- The Washington Times - Monday, May 2, 2005

Airline passenger and baggage screeners are not acquiring the on-the-job training they need to spot firearms, knives and explosives, and federal authorities have no way of determining how many have completed the required courses, congressional investigators say.

Inadequate training has been identified as a key issue in a succession of reports that have criticized airport screening. Researchers have found screening procedures no more effective than they were before September 11, 2001, even after the federal government spent $10 billion and hired an army of 45,000 staffers to check passengers and their bags for guns, knives and bombs.

A report from the Government Accountability Office published yesterday said the Transportation Security Administration, which employs the checkpoint staffers at airports, “has taken a number of actions to enhance the training” for screeners, “but has encountered difficulties in providing access to recurrent training.”

Nearly half of local TSA managers “reported that there was not sufficient time for screeners to receive recurrent training within regular work hours,” mainly because of understaffing, the report states.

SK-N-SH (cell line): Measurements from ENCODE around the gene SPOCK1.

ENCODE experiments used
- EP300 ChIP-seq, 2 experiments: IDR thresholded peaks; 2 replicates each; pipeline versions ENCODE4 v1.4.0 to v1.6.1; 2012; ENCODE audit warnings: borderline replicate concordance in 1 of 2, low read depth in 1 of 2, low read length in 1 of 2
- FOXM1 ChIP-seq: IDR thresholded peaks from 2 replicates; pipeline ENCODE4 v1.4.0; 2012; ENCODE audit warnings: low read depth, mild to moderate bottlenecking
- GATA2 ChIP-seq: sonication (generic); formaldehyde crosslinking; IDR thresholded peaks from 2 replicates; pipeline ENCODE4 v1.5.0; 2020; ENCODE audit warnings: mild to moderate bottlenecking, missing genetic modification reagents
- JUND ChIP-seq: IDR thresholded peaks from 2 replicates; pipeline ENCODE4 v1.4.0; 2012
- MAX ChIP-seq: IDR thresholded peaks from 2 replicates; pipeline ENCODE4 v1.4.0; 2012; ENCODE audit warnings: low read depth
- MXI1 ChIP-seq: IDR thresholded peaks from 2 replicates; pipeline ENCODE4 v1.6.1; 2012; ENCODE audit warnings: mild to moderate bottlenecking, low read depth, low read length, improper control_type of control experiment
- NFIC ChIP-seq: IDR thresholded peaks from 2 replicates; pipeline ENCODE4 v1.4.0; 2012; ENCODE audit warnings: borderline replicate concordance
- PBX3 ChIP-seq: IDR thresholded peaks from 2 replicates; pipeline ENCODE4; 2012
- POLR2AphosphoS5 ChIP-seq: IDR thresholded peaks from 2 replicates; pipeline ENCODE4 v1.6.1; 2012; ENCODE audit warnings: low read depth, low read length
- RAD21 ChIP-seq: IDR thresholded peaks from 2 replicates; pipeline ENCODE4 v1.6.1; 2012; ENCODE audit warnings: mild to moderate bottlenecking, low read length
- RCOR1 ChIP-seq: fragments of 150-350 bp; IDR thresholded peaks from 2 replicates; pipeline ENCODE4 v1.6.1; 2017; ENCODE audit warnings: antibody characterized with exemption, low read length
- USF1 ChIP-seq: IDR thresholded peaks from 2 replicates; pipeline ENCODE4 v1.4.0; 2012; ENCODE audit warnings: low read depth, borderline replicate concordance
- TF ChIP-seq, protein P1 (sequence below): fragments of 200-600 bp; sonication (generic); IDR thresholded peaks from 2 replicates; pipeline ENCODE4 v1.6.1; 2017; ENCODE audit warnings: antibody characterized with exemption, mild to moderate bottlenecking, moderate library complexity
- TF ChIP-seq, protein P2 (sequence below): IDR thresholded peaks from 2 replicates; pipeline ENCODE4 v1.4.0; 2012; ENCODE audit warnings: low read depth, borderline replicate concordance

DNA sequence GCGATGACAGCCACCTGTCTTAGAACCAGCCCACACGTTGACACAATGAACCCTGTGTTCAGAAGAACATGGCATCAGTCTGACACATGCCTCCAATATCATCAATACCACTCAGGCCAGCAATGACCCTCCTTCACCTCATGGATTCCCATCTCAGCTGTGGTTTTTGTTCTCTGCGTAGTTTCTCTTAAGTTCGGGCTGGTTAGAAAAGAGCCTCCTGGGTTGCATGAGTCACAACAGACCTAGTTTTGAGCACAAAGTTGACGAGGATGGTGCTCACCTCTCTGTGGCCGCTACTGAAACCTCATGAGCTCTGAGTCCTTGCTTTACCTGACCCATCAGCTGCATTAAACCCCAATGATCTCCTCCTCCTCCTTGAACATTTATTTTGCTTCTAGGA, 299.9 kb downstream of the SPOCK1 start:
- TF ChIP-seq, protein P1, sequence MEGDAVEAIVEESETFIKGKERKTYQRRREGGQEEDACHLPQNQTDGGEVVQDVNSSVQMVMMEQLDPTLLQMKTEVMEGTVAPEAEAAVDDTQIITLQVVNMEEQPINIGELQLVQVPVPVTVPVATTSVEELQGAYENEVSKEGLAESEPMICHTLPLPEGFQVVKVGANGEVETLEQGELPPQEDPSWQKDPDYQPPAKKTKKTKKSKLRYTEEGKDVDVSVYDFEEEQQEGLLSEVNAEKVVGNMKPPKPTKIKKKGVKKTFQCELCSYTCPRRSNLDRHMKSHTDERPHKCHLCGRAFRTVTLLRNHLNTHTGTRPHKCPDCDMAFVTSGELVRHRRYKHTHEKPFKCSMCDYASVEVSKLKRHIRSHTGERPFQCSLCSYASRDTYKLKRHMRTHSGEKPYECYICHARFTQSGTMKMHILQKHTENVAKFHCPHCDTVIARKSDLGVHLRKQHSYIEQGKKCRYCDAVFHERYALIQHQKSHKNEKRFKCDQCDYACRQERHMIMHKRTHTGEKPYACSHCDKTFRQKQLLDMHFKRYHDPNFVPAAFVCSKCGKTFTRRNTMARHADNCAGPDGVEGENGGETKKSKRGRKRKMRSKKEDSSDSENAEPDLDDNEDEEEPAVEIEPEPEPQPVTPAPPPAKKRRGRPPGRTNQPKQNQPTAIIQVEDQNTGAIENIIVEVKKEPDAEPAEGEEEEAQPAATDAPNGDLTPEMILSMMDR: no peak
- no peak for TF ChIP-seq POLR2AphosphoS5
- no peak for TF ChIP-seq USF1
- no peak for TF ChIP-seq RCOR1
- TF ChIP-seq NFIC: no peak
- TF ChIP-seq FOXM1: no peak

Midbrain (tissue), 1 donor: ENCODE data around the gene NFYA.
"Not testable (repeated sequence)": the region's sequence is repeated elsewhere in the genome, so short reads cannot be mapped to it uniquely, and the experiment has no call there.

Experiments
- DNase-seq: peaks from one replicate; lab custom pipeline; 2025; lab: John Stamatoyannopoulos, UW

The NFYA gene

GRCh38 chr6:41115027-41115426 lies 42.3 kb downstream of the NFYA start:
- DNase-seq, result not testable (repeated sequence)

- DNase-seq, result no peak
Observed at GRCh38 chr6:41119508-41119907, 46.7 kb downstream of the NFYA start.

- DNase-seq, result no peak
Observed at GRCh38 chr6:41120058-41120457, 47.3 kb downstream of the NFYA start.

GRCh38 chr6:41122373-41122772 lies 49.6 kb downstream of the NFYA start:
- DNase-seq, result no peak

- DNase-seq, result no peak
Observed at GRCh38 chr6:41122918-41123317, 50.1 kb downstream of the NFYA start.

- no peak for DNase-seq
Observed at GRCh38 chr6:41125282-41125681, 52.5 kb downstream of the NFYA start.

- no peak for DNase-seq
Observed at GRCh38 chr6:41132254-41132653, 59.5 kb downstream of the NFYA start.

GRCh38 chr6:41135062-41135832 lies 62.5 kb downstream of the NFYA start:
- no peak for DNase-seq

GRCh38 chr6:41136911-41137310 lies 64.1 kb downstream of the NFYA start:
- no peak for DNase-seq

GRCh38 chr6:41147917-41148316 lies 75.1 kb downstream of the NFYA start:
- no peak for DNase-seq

Other problems included a lack of access to the high-speed Internet connections needed to use online training modules.

As a result, the report states, “data for the fourth quarter of fiscal year 2004 reported that 75 percent of airports were averaging less than [the required minimum of] three hours of recurrent training per week per screener.”

Moreover, the report found that a lack of internal controls prevents authorities from determining whether required training has been completed, and the TSA “does not clearly define responsibility for ensuring that screeners have completed all required training.”

Investigators said that although authorities had bolstered their screener training programs, almost all the improvements went toward passenger and carry-on baggage screenings, not for the machines and procedures that screen checked baggage.

The Department of Homeland Security, which runs TSA, said it generally concurred with the report’s findings.

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